Looking over this list of Norwegian recipes, the only ones I remember my family having were lefse (from the Norwegian family), lutefisk, herring and meatballs (from the Swedish family), and cucumber salad and cardamom bread (from the Finnish family). I didn't know that Svenskarnas Dag (Swedish Heritage Day) was even a day, or that it is celebrated less than a mile from my house every year in June, and I don't recall ever having the food served at that celebration during any family get-togethers. My Finnish grandmother was an excellent cook, but I don't particularly remember anything from this one list of traditional Finnish recipes. And, just because I went through a phase when I wanted to be Korean, I had to look at some traditional Korean recipes. Just for fun. Yummmmm.

And, on the off chance that my mother is reading this blog, I like the food we had growing up, and don't really feel that I missed out on anything. And I am really happy about bringing lefse for Christmas.


Royality is not a word...

...but it is better than M-W's w00t. But more on that later.

So. I watched The Queen yesterday, am listening to The Virgin's Lover (not as good as The Other Boleyn girl), and finished Shakespeare's Secret (a children's mystery involving a necklace belonging to Elizabeth I) last week. With all these Royal stories floating around in my mind, I have been prompted once again to sort out the history of the British Monarchy.

To quote Queenie (from Blackadder) "girls should be called Elizabeth...or Mary," so I don't feel too bad about not being able to keep at the Marys, Annes, Elizabeths, Catherines, Henrys, Edwardses and Georges straight. But, for someone who has always been fascinated by royal figures, I figured it was time to figure out their history...again.

The Official Website of the British Monarchy is an excellent resource. The history section provides overviews of the dynastic families of Scotland and England before 1603, and of the United Kingdom after 1603. PDF files of the each family tree certainly provide a helpful visual, but doesn't necessarily answer my next question...

How do the rules work? I would probably turn to a book for more in depth explanation of specific circumstances for particular successions, by for my purposes tonight, Wikipedia best provided the kind of answer I was looking for, and of course royal.gov.uk again offers the current list of succession as well as an overview of how the succession to the throne is governed by both descent and statute.

Other royal issues I can't seem to keep straight...
  • Mary Queen of Scots was not the daughter of Catherine of Aragon, as I thought for years, but the granddaughter of Henry VIII's sister Margaret, and mother to James I of England. She is the Mary that Elizabeth I had beheaded, though, as I thought.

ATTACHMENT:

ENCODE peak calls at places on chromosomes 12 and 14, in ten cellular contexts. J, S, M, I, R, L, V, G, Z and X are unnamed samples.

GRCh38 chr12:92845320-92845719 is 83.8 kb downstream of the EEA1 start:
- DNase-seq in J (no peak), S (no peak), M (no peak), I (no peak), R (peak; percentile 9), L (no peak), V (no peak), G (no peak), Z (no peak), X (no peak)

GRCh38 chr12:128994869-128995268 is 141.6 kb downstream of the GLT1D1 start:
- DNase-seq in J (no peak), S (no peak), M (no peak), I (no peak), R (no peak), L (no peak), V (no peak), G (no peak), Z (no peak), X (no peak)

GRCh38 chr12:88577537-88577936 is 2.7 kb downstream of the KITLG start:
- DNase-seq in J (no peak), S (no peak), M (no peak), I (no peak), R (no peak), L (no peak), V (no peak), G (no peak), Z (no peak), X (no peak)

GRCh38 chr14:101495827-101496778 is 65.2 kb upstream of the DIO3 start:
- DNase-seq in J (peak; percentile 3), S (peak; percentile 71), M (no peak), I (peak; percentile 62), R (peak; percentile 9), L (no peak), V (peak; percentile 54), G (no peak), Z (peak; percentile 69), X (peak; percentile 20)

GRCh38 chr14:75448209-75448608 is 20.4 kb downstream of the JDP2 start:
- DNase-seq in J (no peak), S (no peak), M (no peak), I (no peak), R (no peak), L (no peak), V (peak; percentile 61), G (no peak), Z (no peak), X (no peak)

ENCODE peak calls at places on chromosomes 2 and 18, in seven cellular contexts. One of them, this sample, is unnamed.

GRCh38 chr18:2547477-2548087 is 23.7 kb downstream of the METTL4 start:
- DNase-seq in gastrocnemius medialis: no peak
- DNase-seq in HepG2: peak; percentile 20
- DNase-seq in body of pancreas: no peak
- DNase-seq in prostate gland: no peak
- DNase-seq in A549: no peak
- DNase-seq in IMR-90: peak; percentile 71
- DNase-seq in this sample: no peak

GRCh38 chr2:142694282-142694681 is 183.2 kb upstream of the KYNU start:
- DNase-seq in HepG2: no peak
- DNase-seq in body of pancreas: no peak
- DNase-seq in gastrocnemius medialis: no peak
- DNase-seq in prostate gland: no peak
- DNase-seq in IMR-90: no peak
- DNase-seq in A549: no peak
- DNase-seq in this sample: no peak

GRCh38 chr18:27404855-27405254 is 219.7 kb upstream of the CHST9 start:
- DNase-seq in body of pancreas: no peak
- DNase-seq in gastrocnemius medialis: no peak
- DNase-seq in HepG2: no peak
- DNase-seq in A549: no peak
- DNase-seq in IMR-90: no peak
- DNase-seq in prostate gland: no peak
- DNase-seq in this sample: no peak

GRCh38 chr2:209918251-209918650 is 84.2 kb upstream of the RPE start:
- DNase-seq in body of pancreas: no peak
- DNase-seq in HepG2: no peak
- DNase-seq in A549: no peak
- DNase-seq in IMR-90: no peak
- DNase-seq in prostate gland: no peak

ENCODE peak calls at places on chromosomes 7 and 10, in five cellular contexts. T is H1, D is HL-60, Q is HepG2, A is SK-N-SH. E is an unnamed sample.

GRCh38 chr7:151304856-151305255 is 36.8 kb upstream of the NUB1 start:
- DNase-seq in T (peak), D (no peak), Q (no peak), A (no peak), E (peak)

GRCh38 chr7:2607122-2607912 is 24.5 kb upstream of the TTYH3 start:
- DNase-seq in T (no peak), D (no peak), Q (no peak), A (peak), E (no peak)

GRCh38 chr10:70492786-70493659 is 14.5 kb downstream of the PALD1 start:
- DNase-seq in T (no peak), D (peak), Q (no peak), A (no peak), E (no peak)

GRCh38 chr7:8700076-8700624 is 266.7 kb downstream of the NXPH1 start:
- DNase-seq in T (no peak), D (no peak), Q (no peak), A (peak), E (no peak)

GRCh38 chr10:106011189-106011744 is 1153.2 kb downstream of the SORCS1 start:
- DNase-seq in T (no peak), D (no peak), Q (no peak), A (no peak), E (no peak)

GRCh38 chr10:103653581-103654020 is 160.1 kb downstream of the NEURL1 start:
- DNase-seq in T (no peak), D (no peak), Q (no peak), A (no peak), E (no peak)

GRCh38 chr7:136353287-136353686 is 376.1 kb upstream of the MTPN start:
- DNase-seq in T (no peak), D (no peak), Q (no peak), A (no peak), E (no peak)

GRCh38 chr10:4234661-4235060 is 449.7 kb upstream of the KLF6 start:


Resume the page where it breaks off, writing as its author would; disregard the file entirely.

• Prince Albert became King George VI in 1937 after his brother, Edward VIII, abdicated the throne to marry Wallis Simpson. (Now, there's a grand gesture). King George VI's daughter is Elizabeth II. Neither of them wanted or expected the roles they held.
  • Queen Mother is an official royal title, but Queen Elizabeth (mother to Elizabeth II) is one of the few who decided to use the term.
  • Titles are declared and specific. For example, the title 'Prince of Wales' may be possessed only by the eldest son of a Sovereign.
And much more, but I'll sign off...


Control your cupid!

Wise words, wise words indeed.

We all know about the little winged boy, son of Venus and Roman god of love. But what's his story? And does the myth offer any advice for modern matchmakers today that get wrapped up in exciting process of introducing two fantastic people in the hopes that they'll hit it off?

The first thing to do is distinguish between Cupid (Roman) and Eros (Greek). But, it seems like the Roman deities simply have their Greek counterparts, and I'm going to leave it at that for now.

Tip # 1: Avoid deceit.
Poor Eros / Cupid almost lost his wife, Psyche, after he deceived her into marrying him sight unseen. When she discovered his identity, he had to disappear due to his fear of his mother's wrath.

Tip # 2: Don't be attached to the outcome.
Cupid's arrows can bring people together, or pull them apart. Yikes!

Tip # 3: Don't play around.
One story is that Cupid and Venus were playing around with the arrows and accidentally hit Hades straight in the heart. He fell in love with Persephone, and took her to the underworld (hell?) with him.

Tip # 4: Control your Cupid when drinking.
Friends don't let friends drink and shoot arrows. :)

This holiday season, give the gift that keeps on giving...

...a pair of rabbits. (A favorite quote from Todd Signs in Duluth)